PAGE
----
Post 773: snow fountain

The City of Alliance posted a photo of a local landmark today on Facebook:

snow fountain

When I went to the Sallows Military Museum for my Wednesday afternoon volunteer activity this week, we’d just had a springtime snowstorm. In the meantime, the Memorial Day preparations in the Central Park went on on schedule. Hence a fountain operating in a snowy scene!

That doesn’t come close to another anomalous moment further north. The city swimming pool is filled, in preparation for the first day of swimming, which most likely won’t be Memorial Day, the traditional first day of swimming.

alliance pool after snow

The building in the back is the Jean R.A. Thomas Bathhouse, which was named for my mother, who taught Red Cross swimming in this town for 60 years.

The nickname for the pool is “Big Blue Bay”, perhaps more appropriately than ever this cold May!

32 thoughts on “Post 773: snow fountain

  1. And in the Guardian comment section they accuse Germans of “alway preparing for the winter” .. Here you can see why we do it – Winter won’t let us limit it to the months from November till February …

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      • It was an article about the problems in Greece and the Greece would love the Germans to raise their wages, so our products would be less competitive. The commenter I answered accused the Germans about not wanting that as we always were preparing for the winter.

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      • Reminds me of the grasshopper and the ant fable, where the grasshopper frittered away the day and the ant prepared for the future. Unfortunately, the hardships of austerity in Greece haven’t taught the right lessons, it seems…! Though it is wonderful they have helped their less frugal fellow EU members, the Germans have paid for their prosperity through hard work and clever use of resources, They started from the disaster of WWII and rebuilt Germany over decades of deprivation and careful use of the talents of her people. It doesn’t seem to register with all people that that’s pretty much how they have to approach their economies if they want to live like Germans! (I’m not too sympathetic to the countries that expect Germany to carry them, you can tell!)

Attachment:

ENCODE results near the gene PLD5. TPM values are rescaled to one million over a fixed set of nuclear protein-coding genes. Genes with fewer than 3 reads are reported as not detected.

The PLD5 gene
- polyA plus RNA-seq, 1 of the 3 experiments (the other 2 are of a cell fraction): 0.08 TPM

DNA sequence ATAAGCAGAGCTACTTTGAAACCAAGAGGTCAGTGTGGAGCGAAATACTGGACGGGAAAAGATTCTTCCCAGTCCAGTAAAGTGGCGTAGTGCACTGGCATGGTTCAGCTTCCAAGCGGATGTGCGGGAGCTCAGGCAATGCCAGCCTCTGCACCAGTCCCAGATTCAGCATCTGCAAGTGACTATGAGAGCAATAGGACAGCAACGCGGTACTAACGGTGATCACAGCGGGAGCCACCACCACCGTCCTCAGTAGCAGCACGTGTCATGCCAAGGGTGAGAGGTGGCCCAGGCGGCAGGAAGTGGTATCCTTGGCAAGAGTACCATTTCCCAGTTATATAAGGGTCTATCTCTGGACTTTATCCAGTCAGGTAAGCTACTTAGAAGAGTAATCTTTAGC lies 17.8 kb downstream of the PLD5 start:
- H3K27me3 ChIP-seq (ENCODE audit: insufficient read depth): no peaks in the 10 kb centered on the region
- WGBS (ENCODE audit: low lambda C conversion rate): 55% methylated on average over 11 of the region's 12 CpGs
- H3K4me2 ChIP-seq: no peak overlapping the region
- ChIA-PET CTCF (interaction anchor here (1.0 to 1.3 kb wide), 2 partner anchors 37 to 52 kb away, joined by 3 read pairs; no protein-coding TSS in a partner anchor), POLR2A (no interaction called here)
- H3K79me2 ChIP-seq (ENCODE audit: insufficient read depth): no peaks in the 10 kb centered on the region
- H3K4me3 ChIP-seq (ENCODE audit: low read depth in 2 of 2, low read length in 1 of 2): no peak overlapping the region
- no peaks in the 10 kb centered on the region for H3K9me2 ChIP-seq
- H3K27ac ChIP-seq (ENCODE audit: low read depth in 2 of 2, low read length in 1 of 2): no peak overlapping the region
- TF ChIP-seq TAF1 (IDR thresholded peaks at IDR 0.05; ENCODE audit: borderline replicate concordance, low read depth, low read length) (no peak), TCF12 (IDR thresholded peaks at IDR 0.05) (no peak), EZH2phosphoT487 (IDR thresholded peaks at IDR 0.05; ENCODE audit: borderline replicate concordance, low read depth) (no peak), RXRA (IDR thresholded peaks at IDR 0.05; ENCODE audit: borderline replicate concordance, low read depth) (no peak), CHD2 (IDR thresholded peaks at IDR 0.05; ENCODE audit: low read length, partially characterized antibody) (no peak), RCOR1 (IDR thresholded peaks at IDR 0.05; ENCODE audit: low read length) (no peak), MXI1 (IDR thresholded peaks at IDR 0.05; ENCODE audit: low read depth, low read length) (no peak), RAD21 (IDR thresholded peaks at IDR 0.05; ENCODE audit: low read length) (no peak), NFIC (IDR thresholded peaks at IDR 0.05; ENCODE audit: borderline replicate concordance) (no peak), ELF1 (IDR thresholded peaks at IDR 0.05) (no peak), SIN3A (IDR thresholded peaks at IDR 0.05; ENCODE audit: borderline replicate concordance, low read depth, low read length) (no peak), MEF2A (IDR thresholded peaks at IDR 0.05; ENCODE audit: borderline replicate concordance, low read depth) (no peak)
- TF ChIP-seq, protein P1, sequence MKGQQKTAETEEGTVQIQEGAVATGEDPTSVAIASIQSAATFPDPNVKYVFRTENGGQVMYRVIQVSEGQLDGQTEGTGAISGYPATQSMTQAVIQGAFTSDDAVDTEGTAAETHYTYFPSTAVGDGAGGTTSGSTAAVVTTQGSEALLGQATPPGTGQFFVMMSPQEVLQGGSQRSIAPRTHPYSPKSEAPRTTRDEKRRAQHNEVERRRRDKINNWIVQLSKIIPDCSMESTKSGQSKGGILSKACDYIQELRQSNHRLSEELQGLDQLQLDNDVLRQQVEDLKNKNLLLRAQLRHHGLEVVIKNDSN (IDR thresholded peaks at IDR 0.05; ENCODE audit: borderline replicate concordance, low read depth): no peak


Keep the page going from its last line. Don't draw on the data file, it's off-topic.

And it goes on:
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      • Well, to be honest, I am sitting on the fence with this one. I know that Germans were forgiven a lot of their debt after the war. BUT – we were not standing there and demanding that, we worked hard and got the haircut as a reward for my grandparents’ generation’s hard work.

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      • The idiots who set up the world for WWII throuygh punishing reparations placed on Germany after WWI learned a lesson, I think. The Assistance given Germany and other war-torn countries after WWII by the USA proved to be a very smart investment in peace and prosperity. It wasn’t a hand out. It was a an attempt to humanely restore the world to a happier place. Even then, most of the work had to be done by the local people, just using assistance (money, things) furnished by the Americans. The Marshall Plan was a very successful policy. The question one has about the Greeks and other EU countries depending on German help is what are they doing to make the best use of the German taxpayers’ money? At what point do they stand on heir own two feet?

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      • Even Greek received money from the Marshal Plan. But they had a military dictatorship after WW II and all the money they got for their infrastructure seems to have vanished into the pockets of the corrupt politicians and their friends.

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      • A sad and common story. I’m reminded of words carved in the stone over the main entrance of the Nebraska State Capitol: “The salvation of the state is watchfulness in the citizen.” When people don’t pay attention to those running their governments, don’t ask the right questions or question what the government does, you get situations like that. (The Iraq War is a prime example, I think, of where we fell down as a people in my country….)

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    • Hard to imagine the impact of her life’s efforts. If nothing else, she taught so many people to swim, there was a need for a swimming pool…! The last 10 years she taught private lessons in swimming to children with disabilities, adapting strokes to their abilities. She especially enjoyed this part of her career.

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    • It’s going to be cool here through the holidays. That makes it nice for live flowers on graves. I won’t have to worry about them dehydrating the way the can do when we have hot weather for the holiday.

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      • In previous years, I’ve had to go out to the cemetary at least once a day to drench the flowers. We’ve traditionally put out potted geraniums in my family, then transplanted them in the yard after the holiday (or left them potted). Geraniums are reasonably durable, but it can get very hot here. Also, it’s windy, which dries them out quite fast.

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  2. This reminds me of 1978 when we lived in Cheyenne, Wyoming. We had friends from New Jersey visiting us. We did actually swim in the pool that day, but it was a short swim!

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    • The family was esepcially pleased that it happened when she was still alive and both she and Dad were able (along with me) to attend the ceremony and picnic that followed. Two months later, Dad fell ill, ended up in the care center, where he lived the rest of his life.

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